"Some incest victims have struggled with forgiving an offending parent or caregiver." BRB p. 114
Those of us who were sexually abused struggled for years trying to accept what happened to us. Mostly, people told us to shut up about it, or if they were a little more polite, they let us know that we should somehow just "get over it," put it out of our minds, stop dragging the family down, or some other such sentiment. We lived with this burden for years.
When we're working Steps Eight and Nine, the most important amends we make is to ourselves. We stop trying to push those wounded parts of ourselves down with food, anxiety, stinginess, and pornography - things that make us feel as if the abuse was either deserved or acceptable in some way.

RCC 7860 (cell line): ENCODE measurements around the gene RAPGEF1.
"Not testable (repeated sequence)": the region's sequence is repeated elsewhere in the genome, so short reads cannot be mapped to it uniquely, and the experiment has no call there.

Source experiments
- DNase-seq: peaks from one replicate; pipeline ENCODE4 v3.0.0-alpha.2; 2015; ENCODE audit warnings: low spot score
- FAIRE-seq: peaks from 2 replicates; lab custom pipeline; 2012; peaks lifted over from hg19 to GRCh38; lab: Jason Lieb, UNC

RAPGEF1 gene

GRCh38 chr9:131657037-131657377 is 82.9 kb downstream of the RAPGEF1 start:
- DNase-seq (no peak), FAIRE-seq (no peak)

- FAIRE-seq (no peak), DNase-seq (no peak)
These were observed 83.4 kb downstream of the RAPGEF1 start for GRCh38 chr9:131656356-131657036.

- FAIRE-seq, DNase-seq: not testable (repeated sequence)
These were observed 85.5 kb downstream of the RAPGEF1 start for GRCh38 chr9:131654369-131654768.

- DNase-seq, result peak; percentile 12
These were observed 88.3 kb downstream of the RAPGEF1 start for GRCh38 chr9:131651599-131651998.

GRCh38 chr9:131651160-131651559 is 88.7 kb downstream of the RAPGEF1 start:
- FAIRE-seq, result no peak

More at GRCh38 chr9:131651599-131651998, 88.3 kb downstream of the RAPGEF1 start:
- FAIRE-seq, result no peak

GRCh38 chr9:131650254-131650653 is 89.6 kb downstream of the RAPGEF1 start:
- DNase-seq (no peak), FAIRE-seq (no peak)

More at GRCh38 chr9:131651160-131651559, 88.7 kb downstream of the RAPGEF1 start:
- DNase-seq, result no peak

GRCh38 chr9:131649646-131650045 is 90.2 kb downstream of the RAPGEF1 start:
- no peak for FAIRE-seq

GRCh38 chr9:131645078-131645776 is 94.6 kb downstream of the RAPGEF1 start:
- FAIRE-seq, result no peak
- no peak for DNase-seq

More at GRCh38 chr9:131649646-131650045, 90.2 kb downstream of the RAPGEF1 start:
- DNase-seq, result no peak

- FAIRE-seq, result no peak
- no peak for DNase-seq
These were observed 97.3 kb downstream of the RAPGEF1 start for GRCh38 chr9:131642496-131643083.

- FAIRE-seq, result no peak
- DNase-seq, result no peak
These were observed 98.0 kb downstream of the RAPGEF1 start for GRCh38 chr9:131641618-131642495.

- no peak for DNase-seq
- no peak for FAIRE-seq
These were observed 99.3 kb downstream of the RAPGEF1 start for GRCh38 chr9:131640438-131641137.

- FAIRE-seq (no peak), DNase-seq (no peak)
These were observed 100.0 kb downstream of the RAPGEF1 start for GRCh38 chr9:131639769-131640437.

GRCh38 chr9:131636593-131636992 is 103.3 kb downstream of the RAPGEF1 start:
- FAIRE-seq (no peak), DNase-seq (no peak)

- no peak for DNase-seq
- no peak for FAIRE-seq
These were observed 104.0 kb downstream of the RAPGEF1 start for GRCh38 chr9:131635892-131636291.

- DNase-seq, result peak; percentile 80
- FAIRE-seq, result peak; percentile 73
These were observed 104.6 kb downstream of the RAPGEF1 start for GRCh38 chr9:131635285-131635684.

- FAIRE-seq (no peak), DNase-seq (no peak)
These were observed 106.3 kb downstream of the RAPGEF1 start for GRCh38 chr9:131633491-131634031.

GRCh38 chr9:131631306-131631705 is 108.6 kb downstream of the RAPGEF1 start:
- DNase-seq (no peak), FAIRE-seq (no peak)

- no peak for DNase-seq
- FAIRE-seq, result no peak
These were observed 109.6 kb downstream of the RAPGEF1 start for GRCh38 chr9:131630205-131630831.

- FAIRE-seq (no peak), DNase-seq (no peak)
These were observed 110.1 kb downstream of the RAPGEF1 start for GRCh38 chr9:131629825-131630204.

We learn to set boundaries with our perpetrators and those who protected them, including our sisters and brothers who told us they couldn't talk about it. We put ourselves first for the first time in our lives. We detach with a hatchet if we have too, but we detach.
Forgiving our perpetrators, who we can finally view for what they are, may take time. But we will eventually find a way to move forward. Then forgiveness will be easier because we no longer have to pretend that the abuse didn't happen.
On this day I will make amends to myself by putting myself first for the first time. I will also learn to forgive my perpetrators so that I can focus on myself instead of them.
Copyright © 2013 by
Adult Children of Alcoholics®
& Dysfunctional Families
World Service Organization, Inc.
Page Number 344
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